“This declaration makes clear that the current scale of the climate crisis calls for urgent action to phase out coal and other fossil fuels.,” said Fenton Lutunatabua, Regional Managing Director of 350.org in the Pacific.
“This visionary Declaration is a testament to the will of the Pacific people who have moved their politicians to show committed actions in confronting the climate crisis.”
“The collective futures of Pacific peoples depends on us being able to pushback against the fossil fuel industry fuelling this climate crisis, and towards equitable and just solutions centered on people – this is what is at the heart of this important international statement.”
The Nadi Bay Declaration on the Climate Change Crisis in the Pacific was tabled to members and outlined proposed actions to urgently increase efforts to respond to the climate crisis.
It “Recognize[s] the urgent responsibility and moral obligation of fossil fuel producers to lead in putting an end to fossil fuel development and to manage the decline of existing production and the need to ensure the phase-out of coal power to achieve the Paris climate goals…”
It calls on:
- the global community to seriously take action to urgently address the warnings of the IPCC Special Report on the dire consequences of lack of urgent actions to address climate change and sea-level rise
- all coal producers to immediately cease any new mining of coal and develop a strategy for a decadal phase-out and closure of all existing coal production;
- all parties to take immediate measures to relinquish the subsidies to fossil fuel production and use and support a transition to appropriate and affordable technologies;
- all parties to welcome the IPCC Special Report on 1.5°C, and the upcoming Special Report on the Ocean and Cryosphere in a Changing Climate and the Special Report on Climate Change and Land by the 25th UNFCCC Conference of Parties to meet in Santiago Chile on 2-13 December 2019;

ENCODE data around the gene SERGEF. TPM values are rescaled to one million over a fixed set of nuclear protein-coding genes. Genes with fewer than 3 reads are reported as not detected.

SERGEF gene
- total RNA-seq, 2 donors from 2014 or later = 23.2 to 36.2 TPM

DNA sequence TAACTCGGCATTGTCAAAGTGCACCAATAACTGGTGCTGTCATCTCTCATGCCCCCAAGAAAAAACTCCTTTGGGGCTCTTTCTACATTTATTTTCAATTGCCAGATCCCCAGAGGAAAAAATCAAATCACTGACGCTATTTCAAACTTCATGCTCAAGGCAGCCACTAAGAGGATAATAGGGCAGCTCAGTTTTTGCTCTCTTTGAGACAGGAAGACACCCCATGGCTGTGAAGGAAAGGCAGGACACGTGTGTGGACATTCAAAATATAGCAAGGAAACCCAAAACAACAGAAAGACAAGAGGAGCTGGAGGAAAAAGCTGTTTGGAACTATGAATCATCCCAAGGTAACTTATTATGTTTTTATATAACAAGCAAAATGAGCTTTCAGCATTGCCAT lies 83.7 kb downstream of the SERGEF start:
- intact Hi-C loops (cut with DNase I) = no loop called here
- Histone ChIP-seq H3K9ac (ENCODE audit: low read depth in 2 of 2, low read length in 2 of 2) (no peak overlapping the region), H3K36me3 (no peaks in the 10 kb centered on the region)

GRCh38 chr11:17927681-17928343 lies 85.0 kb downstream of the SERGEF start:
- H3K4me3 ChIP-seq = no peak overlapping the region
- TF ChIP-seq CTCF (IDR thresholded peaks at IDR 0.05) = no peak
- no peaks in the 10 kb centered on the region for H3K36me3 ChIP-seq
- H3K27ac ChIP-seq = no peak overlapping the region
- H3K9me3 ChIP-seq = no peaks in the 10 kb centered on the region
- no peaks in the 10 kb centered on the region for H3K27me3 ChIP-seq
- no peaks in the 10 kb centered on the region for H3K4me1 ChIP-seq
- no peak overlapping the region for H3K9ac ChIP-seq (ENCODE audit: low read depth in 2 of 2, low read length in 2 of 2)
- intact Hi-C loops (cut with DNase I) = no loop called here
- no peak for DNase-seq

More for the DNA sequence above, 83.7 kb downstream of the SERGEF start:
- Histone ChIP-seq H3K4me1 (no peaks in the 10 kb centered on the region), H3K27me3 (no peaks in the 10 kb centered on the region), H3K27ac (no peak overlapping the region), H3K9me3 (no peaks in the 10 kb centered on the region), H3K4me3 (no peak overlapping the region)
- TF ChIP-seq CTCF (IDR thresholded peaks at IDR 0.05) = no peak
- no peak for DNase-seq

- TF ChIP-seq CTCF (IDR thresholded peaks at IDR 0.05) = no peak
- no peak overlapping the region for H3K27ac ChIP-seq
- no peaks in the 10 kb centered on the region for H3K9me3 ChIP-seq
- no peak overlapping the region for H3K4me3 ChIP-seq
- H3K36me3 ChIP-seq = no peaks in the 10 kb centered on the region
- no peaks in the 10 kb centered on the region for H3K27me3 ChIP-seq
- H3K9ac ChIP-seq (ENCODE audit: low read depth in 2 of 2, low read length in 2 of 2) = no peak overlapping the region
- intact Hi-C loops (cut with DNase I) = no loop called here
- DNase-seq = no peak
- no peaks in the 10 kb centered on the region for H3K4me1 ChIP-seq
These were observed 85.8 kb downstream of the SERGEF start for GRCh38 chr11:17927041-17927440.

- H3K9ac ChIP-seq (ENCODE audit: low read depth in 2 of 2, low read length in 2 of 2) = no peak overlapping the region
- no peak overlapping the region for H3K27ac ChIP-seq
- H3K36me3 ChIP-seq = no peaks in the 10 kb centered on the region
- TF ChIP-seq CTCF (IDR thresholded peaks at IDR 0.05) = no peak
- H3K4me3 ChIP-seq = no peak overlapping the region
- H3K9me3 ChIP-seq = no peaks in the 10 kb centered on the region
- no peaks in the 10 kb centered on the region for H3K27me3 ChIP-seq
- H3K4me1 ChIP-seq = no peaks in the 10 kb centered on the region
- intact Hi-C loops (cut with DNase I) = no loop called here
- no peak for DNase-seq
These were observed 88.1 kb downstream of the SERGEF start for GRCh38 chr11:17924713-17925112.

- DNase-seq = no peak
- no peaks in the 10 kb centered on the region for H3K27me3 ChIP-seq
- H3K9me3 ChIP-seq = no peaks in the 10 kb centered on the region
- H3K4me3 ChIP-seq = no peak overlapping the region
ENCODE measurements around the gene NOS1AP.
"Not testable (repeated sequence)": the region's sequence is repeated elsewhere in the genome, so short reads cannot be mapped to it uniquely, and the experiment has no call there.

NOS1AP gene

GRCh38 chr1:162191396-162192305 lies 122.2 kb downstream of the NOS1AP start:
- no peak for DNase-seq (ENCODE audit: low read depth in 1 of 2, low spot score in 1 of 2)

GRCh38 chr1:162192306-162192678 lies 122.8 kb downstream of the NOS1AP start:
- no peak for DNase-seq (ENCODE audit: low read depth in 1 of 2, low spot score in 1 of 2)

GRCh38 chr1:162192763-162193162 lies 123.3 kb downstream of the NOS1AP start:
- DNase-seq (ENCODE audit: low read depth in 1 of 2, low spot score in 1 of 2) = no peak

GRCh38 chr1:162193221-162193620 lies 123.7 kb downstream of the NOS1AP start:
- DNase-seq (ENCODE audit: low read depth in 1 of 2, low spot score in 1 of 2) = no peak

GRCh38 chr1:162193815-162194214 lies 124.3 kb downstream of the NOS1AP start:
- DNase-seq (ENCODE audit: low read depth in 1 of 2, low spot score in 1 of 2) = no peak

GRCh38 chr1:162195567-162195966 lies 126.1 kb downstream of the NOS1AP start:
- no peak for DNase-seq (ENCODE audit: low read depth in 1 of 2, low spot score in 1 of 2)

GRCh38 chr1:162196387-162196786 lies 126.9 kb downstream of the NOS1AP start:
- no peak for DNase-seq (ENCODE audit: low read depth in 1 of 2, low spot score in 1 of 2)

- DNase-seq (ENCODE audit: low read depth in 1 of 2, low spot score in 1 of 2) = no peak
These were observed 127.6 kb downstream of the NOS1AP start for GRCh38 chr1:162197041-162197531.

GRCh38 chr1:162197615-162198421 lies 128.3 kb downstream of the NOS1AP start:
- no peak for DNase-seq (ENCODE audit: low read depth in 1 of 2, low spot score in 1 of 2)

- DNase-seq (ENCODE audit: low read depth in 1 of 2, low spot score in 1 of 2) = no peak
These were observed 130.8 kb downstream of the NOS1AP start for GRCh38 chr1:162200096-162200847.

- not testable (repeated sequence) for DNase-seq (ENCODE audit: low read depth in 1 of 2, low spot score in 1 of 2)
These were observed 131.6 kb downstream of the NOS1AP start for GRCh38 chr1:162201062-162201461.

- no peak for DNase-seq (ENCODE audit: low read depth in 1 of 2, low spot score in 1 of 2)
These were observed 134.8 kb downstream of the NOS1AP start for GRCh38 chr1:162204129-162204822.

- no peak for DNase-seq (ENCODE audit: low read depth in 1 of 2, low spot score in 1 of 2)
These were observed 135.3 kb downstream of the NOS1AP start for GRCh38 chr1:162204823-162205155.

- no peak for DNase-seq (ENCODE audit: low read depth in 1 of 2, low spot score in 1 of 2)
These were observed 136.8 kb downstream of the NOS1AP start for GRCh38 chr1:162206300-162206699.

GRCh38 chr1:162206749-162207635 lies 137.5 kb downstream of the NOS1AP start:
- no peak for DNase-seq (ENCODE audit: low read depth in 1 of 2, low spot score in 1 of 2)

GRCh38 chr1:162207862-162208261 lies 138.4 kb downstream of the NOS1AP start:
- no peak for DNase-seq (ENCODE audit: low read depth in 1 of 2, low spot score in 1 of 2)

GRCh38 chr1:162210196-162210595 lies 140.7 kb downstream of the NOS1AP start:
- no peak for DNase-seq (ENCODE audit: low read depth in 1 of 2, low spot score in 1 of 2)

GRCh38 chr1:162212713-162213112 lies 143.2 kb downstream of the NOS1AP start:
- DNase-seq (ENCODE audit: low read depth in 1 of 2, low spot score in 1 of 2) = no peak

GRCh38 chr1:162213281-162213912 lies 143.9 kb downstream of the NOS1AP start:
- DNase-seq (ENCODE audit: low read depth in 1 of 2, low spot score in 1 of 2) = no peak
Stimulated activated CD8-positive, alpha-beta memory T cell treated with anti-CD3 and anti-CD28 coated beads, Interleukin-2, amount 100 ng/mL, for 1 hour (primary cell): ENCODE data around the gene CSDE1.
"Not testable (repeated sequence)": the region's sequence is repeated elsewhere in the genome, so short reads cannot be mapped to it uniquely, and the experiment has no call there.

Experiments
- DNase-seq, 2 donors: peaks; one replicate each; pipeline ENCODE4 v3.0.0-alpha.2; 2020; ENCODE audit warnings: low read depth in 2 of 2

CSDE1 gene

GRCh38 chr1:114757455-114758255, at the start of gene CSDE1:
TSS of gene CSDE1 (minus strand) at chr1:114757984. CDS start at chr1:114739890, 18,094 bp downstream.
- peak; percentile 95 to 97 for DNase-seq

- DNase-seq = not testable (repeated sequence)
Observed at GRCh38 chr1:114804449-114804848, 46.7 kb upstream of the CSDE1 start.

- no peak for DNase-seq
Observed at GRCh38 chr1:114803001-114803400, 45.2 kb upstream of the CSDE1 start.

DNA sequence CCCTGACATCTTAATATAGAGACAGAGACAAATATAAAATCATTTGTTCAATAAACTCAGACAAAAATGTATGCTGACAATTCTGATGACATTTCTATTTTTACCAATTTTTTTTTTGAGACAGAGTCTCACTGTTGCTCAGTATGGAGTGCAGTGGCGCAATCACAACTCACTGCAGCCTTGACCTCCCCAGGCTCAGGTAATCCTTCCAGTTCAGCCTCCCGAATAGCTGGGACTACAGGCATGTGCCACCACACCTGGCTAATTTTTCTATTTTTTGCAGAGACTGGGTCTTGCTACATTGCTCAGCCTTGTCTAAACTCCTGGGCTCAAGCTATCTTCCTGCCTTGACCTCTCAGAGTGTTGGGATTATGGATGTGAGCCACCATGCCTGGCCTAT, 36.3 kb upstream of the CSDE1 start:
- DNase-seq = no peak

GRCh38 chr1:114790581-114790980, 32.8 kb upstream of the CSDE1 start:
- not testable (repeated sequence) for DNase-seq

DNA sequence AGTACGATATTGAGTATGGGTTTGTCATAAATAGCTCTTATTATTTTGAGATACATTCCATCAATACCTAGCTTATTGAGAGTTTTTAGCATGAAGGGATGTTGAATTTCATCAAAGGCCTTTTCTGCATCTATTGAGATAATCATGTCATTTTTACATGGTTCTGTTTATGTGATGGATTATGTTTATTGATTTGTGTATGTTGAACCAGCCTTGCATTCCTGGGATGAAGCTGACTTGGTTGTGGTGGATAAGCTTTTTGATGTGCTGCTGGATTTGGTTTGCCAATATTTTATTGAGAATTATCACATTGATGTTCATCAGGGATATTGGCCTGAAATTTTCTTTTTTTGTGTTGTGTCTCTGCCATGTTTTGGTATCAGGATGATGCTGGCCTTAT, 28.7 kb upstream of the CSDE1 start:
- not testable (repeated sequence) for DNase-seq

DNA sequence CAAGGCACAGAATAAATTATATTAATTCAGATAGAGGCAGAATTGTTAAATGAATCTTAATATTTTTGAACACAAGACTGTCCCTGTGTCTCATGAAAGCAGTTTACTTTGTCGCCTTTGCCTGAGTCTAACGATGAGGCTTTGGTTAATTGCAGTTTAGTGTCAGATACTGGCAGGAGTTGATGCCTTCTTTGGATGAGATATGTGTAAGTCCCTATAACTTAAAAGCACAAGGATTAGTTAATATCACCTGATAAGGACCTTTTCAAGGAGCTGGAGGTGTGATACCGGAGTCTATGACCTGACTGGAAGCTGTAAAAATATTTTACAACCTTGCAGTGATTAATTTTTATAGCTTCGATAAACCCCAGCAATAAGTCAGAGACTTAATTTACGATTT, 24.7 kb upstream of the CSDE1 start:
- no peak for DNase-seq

- relevant parties to the Kyoto Protocol to refrain from using ‘carryover credits’ as abatement for the additional Paris Agreement emissions reduction targets; [seen as a blunt political statement to the Australian Government which is considering using this accounting trick.]
Read the full declaration here: Nadi Bay Declaration on the Climate Change Crisis in the Pacific
Why are so many nations now led by extravagant buffoons? Because the nature of capitalism has changed.
By George Monbiot, published in the Guardian 26th July 2019
Seven years ago the brilliant impressionist Rory Bremner complained that politicians had become so boring that few of them were worth mimicking: “They’re quite homogenous and dull these days … It’s as if character is seen as a liability.” Today, his profession has the opposite problem: however extreme satire becomes, it struggles to keep pace with reality. The political sphere, so dull and grey a few years ago, is now populated by preposterous exhibitionists.